Aging things to make them look old can give your garden an antique and timeless look that many gardeners crave. Here are some things to try, aging metal terracotta, brick, copper, even fabric!
How to age materials in the garden
Depending on what kind of garden or yard you have, sometimes it’s fun to make new clay, stone, or concrete containers look old, like they’ve been in the garden for ages. These techniques work really well,…and they’re fun! Try this with “urn shaped” containers, which because of their classic shape can look like they have sat for eons.
Of course, concrete and terracotta pots will age into beautifully into works of art after years of sitting in your garden, but why wait that long? These aging and antiquing techniques are fast, easy, and inexpensive to do.
Creating mossy patinas on garden containers
Terracotta, stone and hypertufa containers and sculptures all lend themselves nicely to having moss grown on them, giving each one an antique look. Just leaving the container outdoors on the wet ground under some leaves will achieve an old look within weeks. Decomposing leaves give off low concentrations of acid which is why they can etch glass bottles if left outside.
Get plain yogurt or sour milk and sprinkle in some moss spores. You can buy these at a garden store or collect moss from your garden or neighborhood. Look in shady woodsy spots. Chop the moss finely and stir lightly with a spoon. Then, use a brush to apply this mixture to your terracotta pots. Cover with a clear plastic bag and let them sit outside in the shade for about 10 days and you should see beautiful moss beginning to grow on your terracotta pots.
Someone here asked about how to age terracotta pots. Of, course they age on their own over the years, but here’s what I did two years ago o these. I painted them each in three different colors of ‘oopsie’ paint from Home Depot. I was dismayed at first to see them chip right away, but now I like the look more and more.
Preserving Rust on garden metal cans
Sometimes you have a rusty container or wheelbarrow that you want to keep at just the right stage of rust ‘patina.’ Penetrol, a product normally used as a paint additive to improve flow and adhesion, also seals and stops rust. It can be used alone as a base coat on bare metal and will fix the rust while preserving the appearance. The finish will be darker than dry rust but similar to rust sprayed with water or oil and can be top coated with a polyurethane for a more durable finish.
Aging copper garden pots
Copper pots and even pennies can be aged and used in the garden for an ancient and antique look.
Marie Niemann says “Here’s my penny bowling ball I made last year.. I sped up the aging process by spraying with a mixture of hydrogen peroxide, vinegar and a little salt. And of course Mother Nature helped too!” This is Marie’s formula for aging metal. She says, “I used a cup of hydrogen peroxide and 1 cup of white vinegar and two tablespoons of salt and put it in a spray bottle. I’ve also used straight vinegar before with salt to get similar results but the hydrogen peroxide seems to really speed it up! This can be used on anything you want to create an aged patina, copper, brass, galvanized or steel.”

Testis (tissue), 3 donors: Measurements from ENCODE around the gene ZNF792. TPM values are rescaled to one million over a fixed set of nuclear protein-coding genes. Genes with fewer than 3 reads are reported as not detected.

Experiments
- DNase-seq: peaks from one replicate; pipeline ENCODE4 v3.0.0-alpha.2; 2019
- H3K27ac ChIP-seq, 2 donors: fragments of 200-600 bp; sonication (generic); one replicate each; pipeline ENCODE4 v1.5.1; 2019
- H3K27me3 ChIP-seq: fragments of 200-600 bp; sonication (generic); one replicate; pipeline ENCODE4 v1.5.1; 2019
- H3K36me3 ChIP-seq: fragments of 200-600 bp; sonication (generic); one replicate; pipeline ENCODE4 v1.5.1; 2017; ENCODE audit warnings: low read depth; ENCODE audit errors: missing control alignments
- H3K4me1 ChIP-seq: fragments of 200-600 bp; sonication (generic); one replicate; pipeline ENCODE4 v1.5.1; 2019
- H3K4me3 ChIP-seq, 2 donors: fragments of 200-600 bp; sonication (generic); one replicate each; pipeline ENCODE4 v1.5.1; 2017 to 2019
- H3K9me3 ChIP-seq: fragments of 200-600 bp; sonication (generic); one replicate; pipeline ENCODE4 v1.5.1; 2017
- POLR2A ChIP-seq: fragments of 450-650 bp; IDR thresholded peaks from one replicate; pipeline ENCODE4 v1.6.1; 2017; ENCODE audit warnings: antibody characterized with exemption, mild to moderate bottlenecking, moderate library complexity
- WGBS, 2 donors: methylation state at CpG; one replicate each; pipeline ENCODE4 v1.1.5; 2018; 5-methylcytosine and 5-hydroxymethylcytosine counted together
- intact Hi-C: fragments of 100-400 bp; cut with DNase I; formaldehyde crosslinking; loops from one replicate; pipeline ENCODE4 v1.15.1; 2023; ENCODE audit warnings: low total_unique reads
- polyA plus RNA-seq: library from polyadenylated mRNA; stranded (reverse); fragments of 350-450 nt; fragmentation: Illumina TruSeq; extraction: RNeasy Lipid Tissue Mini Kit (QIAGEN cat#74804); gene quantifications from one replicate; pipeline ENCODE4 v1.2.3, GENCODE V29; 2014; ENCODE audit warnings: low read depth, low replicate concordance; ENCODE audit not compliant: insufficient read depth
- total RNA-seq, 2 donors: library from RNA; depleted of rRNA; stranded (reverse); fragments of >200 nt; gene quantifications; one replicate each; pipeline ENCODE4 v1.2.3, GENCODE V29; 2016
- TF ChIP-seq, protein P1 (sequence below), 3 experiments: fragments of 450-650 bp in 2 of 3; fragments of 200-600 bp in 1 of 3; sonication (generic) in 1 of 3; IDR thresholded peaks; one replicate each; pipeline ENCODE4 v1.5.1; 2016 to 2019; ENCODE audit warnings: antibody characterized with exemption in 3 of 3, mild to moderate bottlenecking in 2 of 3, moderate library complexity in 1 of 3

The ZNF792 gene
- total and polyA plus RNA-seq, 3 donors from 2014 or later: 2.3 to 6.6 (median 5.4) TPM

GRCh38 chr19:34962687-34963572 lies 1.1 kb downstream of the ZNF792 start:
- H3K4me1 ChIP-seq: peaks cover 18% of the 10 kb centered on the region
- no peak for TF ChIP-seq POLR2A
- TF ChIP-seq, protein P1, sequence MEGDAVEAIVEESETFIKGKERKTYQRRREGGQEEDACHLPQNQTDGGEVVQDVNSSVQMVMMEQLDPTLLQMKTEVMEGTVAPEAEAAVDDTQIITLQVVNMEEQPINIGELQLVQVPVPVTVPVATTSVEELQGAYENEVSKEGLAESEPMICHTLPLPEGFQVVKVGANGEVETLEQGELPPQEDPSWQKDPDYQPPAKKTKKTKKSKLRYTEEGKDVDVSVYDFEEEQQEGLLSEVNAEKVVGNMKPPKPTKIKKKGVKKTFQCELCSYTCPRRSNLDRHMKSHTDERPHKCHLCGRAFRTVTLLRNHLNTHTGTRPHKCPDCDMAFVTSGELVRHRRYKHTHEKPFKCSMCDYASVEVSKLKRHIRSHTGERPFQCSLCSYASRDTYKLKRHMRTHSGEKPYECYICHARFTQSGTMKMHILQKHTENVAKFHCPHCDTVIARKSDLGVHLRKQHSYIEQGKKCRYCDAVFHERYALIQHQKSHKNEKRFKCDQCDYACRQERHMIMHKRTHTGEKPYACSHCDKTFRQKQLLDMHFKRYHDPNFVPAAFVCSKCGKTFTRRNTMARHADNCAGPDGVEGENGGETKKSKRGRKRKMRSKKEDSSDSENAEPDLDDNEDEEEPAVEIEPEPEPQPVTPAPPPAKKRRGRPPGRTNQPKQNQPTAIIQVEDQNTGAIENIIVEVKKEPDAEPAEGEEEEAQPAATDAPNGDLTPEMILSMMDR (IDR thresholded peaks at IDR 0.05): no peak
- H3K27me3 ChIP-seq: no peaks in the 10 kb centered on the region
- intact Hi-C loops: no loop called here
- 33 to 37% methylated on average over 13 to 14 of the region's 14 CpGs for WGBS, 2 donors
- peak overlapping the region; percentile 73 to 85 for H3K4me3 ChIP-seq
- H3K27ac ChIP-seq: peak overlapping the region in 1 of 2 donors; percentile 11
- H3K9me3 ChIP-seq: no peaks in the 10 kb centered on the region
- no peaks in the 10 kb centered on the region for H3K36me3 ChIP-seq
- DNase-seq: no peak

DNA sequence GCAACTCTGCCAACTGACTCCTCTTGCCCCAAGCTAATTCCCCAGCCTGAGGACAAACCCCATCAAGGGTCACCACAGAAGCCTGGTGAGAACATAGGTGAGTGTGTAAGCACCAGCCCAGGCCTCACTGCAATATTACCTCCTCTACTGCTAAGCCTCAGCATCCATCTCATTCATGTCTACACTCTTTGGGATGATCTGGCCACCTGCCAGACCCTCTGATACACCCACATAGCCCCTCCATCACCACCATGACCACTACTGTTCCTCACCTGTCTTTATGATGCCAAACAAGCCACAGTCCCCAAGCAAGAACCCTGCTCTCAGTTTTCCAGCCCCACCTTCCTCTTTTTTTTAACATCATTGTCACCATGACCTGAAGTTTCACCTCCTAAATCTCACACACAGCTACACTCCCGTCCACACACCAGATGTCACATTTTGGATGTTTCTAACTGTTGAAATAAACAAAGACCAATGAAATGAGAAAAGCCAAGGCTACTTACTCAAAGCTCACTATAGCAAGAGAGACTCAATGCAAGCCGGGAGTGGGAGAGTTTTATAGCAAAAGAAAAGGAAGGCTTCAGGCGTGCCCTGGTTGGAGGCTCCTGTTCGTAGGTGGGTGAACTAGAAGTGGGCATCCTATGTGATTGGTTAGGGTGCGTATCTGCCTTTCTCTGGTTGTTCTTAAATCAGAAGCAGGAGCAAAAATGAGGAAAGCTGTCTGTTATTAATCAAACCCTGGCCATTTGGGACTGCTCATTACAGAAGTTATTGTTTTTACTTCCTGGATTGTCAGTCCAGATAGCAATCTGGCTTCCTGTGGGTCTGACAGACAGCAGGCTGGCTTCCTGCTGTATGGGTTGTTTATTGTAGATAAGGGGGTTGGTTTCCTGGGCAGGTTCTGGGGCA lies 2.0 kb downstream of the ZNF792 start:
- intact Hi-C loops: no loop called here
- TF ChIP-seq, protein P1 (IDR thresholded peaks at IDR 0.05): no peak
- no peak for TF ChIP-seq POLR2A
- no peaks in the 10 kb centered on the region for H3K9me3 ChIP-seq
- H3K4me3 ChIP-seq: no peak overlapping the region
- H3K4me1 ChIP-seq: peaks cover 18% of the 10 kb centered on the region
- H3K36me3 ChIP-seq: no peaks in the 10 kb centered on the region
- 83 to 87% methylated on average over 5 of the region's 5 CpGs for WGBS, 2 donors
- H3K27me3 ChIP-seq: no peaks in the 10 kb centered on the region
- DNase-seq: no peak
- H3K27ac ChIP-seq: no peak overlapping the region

Aging galvanized metal for the garden
Try ammonia and salt with a bit of soap for a mild etch. Try caustic cleaners like Drano or bathroom cleaners like Lysol toilet cleaner next. Paint the acid on in an outdoor location and wear rubber gloves and eye protection when using any of these caustic solutions.
Cindy Barton created this project, below, from an old vent she aged. She says, “This was an aluminum house vent that we didn’t use in our potting shed. I saw the potential of a vertical garden between those slots. Since this was a used house vent it had black netting on the back to prevent critters from getting into the house. I added landscape fabric on top of the netting to make sure the dirt stays in. Then I bent the individual slats to make a larger pocket to plant in. Stuff it with dirt leaving some space to tuck the succulents in. Then top it off with more dirt. Pack the dirt in tightly and water well. Oh my husband sprayed it with muriatic acid to age it before I decided to plant in it.”
Barbra Pomeroy says, “With SOME of the newer shiny metal post, you can rub a sanding pad over them, then rub a cut apple on them & they will ‘age’ within a few hours.”
Aging fabric to use in the garden
Annie Steen ages fabric and flags with wood stain. Just look how it blends well with her own little tricycle from her childhood. Annie uses stain to age many of the materials she uses in her workshop creating primitive art pieces.
Creating age with paint and stains
Wood stain is a fabulously easy way to add some character and antiqued look to new terracotta pots. I like to use either gel wood stain or liquid wood stain. A darker color like a plantation walnut is perfect for this project. Simply dip an old t-shirt or sponge into the wood stain. Or use house paint for terracotta like these below.
Two layers of paint were applied over the years and allowed to weather and crack on this wheely bin that belonged to my grandfather. You can get the same effect now, by painting on one layer of paint, then applying a thin or thick layer of waterproof Elmer’s glue. Paint another layer of paint on and watch it crack.
Supplies Needed for Crackle Finish:
- First, a base coat latex or acrylic paint, then
- Elmer’s Carpenter’s Wood Glue and finally
- A top coat latex or acrylic paint
With mossy green paint, you can also add a “patina” or even a “faux moss” look to a terracotta container that will give it its own special beauty, and a sense of timelessness. I hope you try some of these fun methods to age up your containers… start now, and you’ll enjoy their vintage charm this spring and for many years afterward. Make some history in your garden.